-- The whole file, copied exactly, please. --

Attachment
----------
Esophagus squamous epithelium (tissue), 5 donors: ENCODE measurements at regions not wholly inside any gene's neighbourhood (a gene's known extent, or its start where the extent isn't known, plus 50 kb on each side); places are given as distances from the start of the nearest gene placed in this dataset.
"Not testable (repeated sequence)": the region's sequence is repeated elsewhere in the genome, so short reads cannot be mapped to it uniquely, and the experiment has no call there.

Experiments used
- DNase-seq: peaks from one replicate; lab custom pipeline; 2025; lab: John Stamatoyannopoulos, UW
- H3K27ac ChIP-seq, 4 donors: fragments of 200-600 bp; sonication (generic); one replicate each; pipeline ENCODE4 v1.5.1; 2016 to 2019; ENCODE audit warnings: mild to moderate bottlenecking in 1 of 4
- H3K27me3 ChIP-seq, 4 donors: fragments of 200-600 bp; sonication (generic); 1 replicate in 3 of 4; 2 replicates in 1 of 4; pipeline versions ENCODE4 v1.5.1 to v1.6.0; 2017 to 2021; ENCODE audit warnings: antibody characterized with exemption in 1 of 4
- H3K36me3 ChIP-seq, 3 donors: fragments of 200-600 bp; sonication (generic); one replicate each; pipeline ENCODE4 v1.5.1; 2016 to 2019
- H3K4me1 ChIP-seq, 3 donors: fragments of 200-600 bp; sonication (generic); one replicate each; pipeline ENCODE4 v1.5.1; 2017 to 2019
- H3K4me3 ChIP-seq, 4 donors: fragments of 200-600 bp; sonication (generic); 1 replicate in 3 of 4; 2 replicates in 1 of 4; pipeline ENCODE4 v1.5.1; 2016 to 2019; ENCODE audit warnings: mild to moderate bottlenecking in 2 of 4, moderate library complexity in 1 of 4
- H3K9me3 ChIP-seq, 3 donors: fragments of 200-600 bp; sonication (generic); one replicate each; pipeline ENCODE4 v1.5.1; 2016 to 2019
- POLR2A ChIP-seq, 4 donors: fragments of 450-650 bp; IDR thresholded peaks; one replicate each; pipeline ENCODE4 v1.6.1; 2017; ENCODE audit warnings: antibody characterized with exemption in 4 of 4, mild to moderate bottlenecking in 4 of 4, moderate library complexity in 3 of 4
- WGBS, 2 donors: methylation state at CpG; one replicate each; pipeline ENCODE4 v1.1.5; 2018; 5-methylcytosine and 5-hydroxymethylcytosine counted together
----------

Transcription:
Esophagus squamous epithelium (tissue), 5 donors: ENCODE measurements at regions not wholly inside any gene's neighbourhood (a gene's known extent, or its start where the extent isn't known, plus 50 kb on each side); places are given as distances from the start of the nearest gene placed in this dataset.
"Not testable (repeated sequence)": the region's sequence is repeated elsewhere in the genome, so short reads cannot be mapped to it uniquely, and the experiment has no call there.

Experiments used
- DNase-seq: peaks from one replicate; lab custom pipeline; 2025; lab: John Stamatoyannopoulos, UW
- H3K27ac ChIP-seq, 4 donors: fragments of 200-600 bp; sonication (generic); one replicate each; pipeline ENCODE4 v1.5.1; 2016 to 2019; ENCODE audit warnings: mild to moderate bottlenecking in 1 of 4
- H3K27me3 ChIP-seq, 4 donors: fragments of 200-600 bp; sonication (generic); 1 replicate in 3 of 4; 2 replicates in 1 of 4; pipeline versions ENCODE4 v1.5.1 to v1.6.0; 2017 to 2021; ENCODE audit warnings: antibody characterized with exemption in 1 of 4
- H3K36me3 ChIP-seq, 3 donors: fragments of 200-600 bp; sonication (generic); one replicate each; pipeline ENCODE4 v1.5.1; 2016 to 2019
- H3K4me1 ChIP-seq, 3 donors: fragments of 200-600 bp; sonication (generic); one replicate each; pipeline ENCODE4 v1.5.1; 2017 to 2019
- H3K4me3 ChIP-seq, 4 donors: fragments of 200-600 bp; sonication (generic); 1 replicate in 3 of 4; 2 replicates in 1 of 4; pipeline ENCODE4 v1.5.1; 2016 to 2019; ENCODE audit warnings: mild to moderate bottlenecking in 2 of 4, moderate library complexity in 1 of 4
- H3K9me3 ChIP-seq, 3 donors: fragments of 200-600 bp; sonication (generic); one replicate each; pipeline ENCODE4 v1.5.1; 2016 to 2019
- POLR2A ChIP-seq, 4 donors: fragments of 450-650 bp; IDR thresholded peaks; one replicate each; pipeline ENCODE4 v1.6.1; 2017; ENCODE audit warnings: antibody characterized with exemption in 4 of 4, mild to moderate bottlenecking in 4 of 4, moderate library complexity in 3 of 4
- WGBS, 2 donors: methylation state at CpG; one replicate each; pipeline ENCODE4 v1.1.5; 2018; 5-methylcytosine and 5-hydroxymethylcytosine counted together